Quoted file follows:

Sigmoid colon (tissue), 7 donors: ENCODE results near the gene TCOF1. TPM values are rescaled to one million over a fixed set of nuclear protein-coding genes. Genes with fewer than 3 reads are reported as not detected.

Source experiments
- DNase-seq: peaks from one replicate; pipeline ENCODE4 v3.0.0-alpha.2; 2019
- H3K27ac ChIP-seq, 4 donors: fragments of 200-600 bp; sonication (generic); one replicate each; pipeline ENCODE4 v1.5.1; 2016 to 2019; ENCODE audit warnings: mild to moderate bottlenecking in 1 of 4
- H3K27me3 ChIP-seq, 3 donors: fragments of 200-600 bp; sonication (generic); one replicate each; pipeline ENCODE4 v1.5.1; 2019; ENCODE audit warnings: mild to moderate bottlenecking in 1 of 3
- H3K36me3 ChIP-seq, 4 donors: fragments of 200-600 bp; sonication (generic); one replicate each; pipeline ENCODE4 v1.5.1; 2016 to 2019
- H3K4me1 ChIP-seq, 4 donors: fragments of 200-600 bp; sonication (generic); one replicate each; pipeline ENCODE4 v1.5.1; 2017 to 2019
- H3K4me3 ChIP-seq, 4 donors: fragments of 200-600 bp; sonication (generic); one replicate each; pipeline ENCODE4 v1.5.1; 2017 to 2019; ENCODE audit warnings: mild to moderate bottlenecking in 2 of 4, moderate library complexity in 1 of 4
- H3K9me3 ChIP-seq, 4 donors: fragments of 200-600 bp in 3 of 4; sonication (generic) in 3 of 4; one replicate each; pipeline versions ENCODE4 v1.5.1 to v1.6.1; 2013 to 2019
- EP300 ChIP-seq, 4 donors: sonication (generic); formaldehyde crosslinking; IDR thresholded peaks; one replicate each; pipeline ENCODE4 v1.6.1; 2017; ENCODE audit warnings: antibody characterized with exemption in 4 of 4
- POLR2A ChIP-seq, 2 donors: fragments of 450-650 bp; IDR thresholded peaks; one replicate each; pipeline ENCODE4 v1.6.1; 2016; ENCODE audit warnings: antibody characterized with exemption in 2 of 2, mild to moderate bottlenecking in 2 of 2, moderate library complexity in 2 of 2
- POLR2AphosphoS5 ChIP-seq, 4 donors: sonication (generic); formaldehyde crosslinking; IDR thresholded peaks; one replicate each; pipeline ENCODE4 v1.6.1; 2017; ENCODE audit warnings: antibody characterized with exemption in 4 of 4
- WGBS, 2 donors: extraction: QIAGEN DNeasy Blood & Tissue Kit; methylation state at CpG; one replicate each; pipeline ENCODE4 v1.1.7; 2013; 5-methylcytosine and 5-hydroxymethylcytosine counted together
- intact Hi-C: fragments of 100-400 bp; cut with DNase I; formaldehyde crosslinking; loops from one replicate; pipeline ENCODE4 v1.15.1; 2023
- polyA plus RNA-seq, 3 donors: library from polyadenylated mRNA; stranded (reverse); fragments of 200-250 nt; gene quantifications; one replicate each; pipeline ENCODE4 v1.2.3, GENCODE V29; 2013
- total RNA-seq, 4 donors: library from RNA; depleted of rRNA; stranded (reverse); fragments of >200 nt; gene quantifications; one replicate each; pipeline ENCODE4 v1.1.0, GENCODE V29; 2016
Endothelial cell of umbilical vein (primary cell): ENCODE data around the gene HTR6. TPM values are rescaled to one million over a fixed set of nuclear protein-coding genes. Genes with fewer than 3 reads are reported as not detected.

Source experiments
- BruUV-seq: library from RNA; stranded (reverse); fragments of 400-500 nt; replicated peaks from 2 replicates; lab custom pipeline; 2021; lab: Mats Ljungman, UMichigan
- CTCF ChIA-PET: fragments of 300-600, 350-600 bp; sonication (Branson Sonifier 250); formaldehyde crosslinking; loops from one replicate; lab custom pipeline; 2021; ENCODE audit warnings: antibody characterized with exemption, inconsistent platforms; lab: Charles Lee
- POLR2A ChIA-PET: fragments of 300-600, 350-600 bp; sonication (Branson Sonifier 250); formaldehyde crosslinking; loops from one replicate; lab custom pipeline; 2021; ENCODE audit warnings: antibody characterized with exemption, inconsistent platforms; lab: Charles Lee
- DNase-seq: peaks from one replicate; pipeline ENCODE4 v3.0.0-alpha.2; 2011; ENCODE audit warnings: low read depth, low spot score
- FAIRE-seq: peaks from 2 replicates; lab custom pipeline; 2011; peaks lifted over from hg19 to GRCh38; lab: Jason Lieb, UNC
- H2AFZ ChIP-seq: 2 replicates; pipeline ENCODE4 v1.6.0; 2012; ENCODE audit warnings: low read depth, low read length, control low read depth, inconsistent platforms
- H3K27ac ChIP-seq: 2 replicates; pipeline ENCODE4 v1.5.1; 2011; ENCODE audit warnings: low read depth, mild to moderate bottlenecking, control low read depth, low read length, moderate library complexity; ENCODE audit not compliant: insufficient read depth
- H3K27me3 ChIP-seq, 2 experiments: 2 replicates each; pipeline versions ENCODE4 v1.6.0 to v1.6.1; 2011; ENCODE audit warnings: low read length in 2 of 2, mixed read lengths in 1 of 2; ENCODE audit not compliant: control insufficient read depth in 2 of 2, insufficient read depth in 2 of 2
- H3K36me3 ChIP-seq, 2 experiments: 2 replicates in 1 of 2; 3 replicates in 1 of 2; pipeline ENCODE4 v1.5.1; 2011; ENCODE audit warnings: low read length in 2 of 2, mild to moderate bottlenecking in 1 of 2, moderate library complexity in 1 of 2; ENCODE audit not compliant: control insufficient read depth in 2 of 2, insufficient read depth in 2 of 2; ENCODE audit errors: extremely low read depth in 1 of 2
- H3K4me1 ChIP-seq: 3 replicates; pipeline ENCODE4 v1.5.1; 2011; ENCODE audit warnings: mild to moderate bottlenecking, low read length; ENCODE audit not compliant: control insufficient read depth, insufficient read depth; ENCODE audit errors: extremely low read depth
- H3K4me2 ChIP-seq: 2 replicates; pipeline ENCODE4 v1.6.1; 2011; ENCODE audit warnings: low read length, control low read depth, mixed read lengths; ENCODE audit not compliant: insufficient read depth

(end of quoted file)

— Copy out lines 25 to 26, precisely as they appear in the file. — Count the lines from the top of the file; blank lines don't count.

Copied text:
- H3K27ac ChIP-seq: 2 replicates; pipeline ENCODE4 v1.5.1; 2011; ENCODE audit warnings: low read depth, mild to moderate bottlenecking, control low read depth, low read length, moderate library complexity; ENCODE audit not compliant: insufficient read depth
- H3K27me3 ChIP-seq, 2 experiments: 2 replicates each; pipeline versions ENCODE4 v1.6.0 to v1.6.1; 2011; ENCODE audit warnings: low read length in 2 of 2, mixed read lengths in 1 of 2; ENCODE audit not compliant: control insufficient read depth in 2 of 2, insufficient read depth in 2 of 2